Forget DDoS, data breaches, and botnets – the biggest threat for modern organisations is the old-fashioned scam, nowadays known as spear-phishing. According to recent analyses by Kaspersky Labs, Australia topped the list of countries most often attacked by phishers – comprising almost 1 in 4 of all attacks globally.
Spear-phishing scams are more sophisticated and tailored than ever before, yet most business leaders tend to underestimate the risk they pose to the organisation, by assuming they are adequately protected. We need to rethink how we combat spear phishing and regular phishing attacks on both the technological and the human front, and educate users to recognise attacks rather than be their victim.
It's dangerous to assume...
Business leaders typically make two assumptions about spear-phishing: that traditional defences are sufficient, and that threats are easy to see through. Both assumptions are dangerous. First of all, traditional email security isn’t well-placed to deal with phishing or targeted attacks. This is because email isn’t, strictly speaking, the problem. The main risk to any business comes from the URLs within the email, which are usually malware-laden and can potentially threaten the organisation. However, antispam and antivirus tools only scan content in the body of the email, not the destinations of any URL. And while web proxies can pick up these malicious links, they can’t protect the myriad of devices that employees and customers use nowadays to connect to the web.
But shouldn’t mailbox filters be able to pick up phishing based on the content of an email? The answer is a resounding no. Phishing threats are increasingly sophisticated and persuasive when it comes to convincing people of their legitimacy (a process known as “social engineering”). Energy Australia customers, for example, were targeted in June this year by phishing emails that looked exactly like the bills they were accustomed to receiving. The only difference: the phishing scam addressed recipients as “Valued Customer” instead of by name. It’s unlikely Energy Australia’s executives would’ve picked up the difference, let alone customers themselves.
In other words, Australian businesses need to rethink phishing threats as highly targeted attacks designed explicitly to take advantage of human psychology. The typical kneejerk reaction of content policies and stringent rules is not well-equipped to deal with today’s phishing threats. Organisations need a new approach that allows for human curiosity while preventing its potentially disastrous effects.
Knowledge is power
New tools already exist that target the specific behaviour of phishing threats. Our own Targeted Threat Protection tool, for example, immunises all embedded links by re-writing them to point to Mimecast’s global threat intelligence cloud. The cloud then scans the original destination against a database of known threats and advanced heuristics when the person clicks the link, alerting them or blocking the site if a potential threat is detected. By focusing on the hyperlink instead of the email message, Targeted Threat Protection is able to protect people from directly accessing potentially malicious webpages, regardless of the device or operating system that they’re using.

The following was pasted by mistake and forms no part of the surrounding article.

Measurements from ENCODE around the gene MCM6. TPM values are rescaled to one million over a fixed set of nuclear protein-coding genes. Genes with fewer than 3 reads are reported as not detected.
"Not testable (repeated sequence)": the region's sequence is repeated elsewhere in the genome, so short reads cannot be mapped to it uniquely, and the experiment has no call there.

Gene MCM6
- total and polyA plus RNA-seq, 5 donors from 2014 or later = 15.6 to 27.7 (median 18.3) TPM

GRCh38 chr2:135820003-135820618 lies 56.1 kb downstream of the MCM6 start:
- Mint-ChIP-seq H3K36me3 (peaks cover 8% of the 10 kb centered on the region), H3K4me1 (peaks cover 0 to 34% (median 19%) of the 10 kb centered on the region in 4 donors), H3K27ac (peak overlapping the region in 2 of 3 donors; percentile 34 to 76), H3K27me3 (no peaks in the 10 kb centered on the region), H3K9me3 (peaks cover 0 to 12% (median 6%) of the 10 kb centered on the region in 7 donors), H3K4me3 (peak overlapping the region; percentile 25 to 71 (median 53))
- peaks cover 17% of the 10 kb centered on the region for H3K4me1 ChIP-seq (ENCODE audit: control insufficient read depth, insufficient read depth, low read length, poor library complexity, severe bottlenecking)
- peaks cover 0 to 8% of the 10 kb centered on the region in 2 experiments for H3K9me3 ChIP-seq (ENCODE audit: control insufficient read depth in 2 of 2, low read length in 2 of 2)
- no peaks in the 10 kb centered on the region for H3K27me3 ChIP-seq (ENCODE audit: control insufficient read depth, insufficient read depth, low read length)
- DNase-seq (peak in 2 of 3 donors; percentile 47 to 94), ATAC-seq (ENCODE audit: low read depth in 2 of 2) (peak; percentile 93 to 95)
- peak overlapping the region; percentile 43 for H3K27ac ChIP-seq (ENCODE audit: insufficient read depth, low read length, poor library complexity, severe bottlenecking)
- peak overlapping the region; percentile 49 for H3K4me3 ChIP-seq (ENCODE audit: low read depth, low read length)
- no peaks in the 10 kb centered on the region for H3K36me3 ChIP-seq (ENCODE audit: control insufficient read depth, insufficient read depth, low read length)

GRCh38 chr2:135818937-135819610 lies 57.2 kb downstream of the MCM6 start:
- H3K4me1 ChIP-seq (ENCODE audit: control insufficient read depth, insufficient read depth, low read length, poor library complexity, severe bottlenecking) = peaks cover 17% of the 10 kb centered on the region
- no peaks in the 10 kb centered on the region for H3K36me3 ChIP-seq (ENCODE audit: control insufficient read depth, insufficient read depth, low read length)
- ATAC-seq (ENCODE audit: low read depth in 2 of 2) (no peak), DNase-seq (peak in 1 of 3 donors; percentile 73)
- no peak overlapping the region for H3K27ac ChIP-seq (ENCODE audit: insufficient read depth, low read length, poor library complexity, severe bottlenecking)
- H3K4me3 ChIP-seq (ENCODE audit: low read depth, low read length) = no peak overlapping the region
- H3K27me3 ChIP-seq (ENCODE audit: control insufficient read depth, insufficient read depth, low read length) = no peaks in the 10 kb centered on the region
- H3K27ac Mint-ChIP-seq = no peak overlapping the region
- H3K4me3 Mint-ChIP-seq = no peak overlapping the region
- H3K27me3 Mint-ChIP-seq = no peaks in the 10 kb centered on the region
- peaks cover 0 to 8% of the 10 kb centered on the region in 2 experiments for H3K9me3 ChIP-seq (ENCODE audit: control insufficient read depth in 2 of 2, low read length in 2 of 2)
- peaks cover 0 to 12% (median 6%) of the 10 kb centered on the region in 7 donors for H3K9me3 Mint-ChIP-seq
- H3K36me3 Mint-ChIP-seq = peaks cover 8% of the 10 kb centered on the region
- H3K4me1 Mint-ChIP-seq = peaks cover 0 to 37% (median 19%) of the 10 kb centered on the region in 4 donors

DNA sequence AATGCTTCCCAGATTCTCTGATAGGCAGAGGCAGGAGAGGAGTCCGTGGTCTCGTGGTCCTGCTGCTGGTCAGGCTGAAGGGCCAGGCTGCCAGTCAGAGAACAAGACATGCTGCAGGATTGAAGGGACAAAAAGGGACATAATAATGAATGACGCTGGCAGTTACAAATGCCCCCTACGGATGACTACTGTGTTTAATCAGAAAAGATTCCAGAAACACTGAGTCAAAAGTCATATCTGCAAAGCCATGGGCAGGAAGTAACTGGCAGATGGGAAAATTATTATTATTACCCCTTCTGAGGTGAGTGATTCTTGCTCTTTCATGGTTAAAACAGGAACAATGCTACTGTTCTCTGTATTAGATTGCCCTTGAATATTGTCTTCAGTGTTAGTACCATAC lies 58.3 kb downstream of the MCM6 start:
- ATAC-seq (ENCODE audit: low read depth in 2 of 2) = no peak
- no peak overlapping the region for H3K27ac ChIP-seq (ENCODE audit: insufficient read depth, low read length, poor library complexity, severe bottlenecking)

Most businesses still focus their anti-phishing resources on staff education, and rightly so since phishing threats take advantage of human psychology. Anti-phishing tools like Targeted Threat Protection generate data and real-time notifications which can strengthen these education efforts.
An IT admin can, for example, identify people who more readily click on potentially harmful links; or see if lots of staff in a specific division are clicking a link (which could suggest a highly targeted threat). Some of our customers are already using Targeted Threat Protection’s data to inform how they design and distribute customer notices too – including prompt announcements when a potential zero-day threat hits the business.
The best defence against phishing attacks is a vigilant employee community of what we like to think of as “human firewalls”. Enterprises can’t just rely on robust anti-phishing tools: they need to foster a culture of awareness and interest in the nature of these fast-evolving threats. Employee notifications and alerts help do this. So do internal tests like sending out fake phishing emails: these not only deflate people’s overconfidence in their ability to spot threats (which many phishing attacks take advantage of) but also generate data that identifies weak spots within the organisation.
In the long term, upgrading our users to act as human firewalls is critical if we want to maintain trust in email in the enterprise. After all, the insights which analytics and data provide are crucial to enhance people’s knowledge of threats – and knowledge remains the single strongest defence against scams, no matter how sophisticated they may become.
Nick Lennon is the ANZ country manager of Mimecast